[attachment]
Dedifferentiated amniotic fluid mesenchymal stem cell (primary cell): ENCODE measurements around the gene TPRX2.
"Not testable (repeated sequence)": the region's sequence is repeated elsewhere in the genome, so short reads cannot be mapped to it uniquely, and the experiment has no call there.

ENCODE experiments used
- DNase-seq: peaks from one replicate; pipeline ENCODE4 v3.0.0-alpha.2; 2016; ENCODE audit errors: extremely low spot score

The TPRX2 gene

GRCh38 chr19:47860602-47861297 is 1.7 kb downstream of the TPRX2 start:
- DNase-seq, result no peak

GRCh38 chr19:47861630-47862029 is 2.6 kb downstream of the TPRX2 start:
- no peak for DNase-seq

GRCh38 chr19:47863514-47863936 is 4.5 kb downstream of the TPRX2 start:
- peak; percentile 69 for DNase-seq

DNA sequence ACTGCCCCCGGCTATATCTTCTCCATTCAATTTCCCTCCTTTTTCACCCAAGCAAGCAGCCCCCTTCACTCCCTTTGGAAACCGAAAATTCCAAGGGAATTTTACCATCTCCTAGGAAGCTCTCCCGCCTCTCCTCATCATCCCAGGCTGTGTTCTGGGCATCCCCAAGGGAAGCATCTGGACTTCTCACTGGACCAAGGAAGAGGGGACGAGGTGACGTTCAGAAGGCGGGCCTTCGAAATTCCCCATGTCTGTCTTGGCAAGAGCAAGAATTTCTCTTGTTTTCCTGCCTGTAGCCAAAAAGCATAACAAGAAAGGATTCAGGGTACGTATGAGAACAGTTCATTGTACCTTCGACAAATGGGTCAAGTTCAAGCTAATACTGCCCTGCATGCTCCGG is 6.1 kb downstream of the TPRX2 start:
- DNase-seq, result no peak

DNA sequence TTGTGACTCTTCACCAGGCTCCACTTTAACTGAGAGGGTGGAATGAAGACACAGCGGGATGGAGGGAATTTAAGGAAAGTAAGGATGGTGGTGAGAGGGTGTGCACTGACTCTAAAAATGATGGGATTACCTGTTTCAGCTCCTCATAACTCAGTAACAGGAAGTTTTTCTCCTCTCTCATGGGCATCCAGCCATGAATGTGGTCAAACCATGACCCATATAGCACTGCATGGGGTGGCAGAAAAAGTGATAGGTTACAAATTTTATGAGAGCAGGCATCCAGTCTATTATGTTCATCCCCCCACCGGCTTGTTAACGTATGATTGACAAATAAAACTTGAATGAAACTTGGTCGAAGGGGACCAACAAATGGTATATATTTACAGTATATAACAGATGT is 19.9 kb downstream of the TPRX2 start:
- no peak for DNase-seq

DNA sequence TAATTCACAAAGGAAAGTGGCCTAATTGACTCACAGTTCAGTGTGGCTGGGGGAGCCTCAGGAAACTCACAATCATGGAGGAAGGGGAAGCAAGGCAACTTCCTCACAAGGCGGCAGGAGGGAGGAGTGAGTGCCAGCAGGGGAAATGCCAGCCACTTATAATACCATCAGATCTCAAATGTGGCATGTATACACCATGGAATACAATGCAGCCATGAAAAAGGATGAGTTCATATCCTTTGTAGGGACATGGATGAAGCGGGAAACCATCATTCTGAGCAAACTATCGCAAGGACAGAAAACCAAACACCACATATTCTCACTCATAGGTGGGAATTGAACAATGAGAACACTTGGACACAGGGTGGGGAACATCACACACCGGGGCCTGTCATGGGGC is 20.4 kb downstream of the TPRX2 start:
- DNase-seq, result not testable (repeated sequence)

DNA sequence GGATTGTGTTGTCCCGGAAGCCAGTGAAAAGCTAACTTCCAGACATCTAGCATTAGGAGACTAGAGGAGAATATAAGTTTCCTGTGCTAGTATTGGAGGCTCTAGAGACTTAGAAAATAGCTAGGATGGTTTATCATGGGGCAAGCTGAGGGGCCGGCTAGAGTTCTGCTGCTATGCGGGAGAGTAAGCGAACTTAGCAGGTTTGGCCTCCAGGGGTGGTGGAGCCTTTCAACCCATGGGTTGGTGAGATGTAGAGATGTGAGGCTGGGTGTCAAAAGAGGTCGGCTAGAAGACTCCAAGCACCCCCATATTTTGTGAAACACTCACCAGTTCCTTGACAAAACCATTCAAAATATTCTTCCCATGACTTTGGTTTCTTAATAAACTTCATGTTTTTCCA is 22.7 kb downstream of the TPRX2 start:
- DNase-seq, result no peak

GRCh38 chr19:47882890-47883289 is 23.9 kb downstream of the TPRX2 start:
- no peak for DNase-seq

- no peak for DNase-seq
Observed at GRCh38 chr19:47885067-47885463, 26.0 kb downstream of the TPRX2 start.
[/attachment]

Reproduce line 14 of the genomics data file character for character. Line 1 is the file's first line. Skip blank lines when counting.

DNA sequence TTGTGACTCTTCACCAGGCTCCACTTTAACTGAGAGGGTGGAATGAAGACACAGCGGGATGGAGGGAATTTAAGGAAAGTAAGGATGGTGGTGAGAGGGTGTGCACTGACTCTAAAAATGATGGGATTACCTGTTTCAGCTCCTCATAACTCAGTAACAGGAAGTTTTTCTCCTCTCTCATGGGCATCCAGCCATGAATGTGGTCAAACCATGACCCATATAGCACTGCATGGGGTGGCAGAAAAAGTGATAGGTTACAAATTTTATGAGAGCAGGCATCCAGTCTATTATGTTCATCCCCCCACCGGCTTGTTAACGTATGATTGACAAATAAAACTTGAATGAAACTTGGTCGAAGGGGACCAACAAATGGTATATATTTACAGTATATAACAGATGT is 19.9 kb downstream of the TPRX2 start: